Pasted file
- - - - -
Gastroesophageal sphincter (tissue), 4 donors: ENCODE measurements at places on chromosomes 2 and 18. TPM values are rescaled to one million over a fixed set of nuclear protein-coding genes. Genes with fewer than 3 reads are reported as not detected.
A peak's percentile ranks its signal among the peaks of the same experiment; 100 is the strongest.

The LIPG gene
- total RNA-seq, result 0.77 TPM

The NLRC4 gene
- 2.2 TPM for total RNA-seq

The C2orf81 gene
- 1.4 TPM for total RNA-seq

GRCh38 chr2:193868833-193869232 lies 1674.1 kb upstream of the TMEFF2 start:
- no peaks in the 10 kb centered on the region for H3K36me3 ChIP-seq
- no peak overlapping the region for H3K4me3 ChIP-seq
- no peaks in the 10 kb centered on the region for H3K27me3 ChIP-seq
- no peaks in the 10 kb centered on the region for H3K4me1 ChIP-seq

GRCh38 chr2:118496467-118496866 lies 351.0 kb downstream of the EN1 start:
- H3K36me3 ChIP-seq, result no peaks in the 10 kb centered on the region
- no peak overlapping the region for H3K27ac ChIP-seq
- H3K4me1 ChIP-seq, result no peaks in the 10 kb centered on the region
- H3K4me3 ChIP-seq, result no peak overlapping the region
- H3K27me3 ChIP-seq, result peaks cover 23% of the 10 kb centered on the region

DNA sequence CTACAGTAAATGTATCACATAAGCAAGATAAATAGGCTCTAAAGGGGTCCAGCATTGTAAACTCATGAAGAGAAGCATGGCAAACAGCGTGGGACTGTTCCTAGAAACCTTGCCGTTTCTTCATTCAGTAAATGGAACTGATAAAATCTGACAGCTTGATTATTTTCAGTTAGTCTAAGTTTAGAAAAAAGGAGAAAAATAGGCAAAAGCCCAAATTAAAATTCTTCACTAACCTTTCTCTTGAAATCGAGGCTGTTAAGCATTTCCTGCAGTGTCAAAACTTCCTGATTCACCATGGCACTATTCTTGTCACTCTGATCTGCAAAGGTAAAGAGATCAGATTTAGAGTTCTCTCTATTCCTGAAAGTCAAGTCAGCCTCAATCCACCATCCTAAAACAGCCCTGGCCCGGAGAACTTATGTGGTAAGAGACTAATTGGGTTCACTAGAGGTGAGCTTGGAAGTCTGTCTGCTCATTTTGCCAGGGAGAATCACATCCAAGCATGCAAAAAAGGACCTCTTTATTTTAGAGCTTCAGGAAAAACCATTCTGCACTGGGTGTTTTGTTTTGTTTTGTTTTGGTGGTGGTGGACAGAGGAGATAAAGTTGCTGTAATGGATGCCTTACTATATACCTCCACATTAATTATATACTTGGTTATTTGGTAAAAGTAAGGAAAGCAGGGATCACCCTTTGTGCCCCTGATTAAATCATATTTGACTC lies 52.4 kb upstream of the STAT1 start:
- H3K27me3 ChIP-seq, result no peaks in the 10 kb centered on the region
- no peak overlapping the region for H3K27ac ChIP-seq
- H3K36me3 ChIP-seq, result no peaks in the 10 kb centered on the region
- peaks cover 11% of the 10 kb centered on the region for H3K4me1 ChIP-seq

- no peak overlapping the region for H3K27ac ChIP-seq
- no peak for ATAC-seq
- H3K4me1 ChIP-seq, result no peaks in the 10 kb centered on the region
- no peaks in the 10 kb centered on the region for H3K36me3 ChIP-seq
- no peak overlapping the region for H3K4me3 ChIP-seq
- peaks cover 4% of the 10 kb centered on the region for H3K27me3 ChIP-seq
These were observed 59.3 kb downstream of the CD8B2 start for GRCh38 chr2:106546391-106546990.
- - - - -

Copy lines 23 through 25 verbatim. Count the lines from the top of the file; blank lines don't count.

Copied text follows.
- H3K36me3 ChIP-seq, result no peaks in the 10 kb centered on the region
- peaks cover 11% of the 10 kb centered on the region for H3K4me1 ChIP-seq

- no peak overlapping the region for H3K27ac ChIP-seq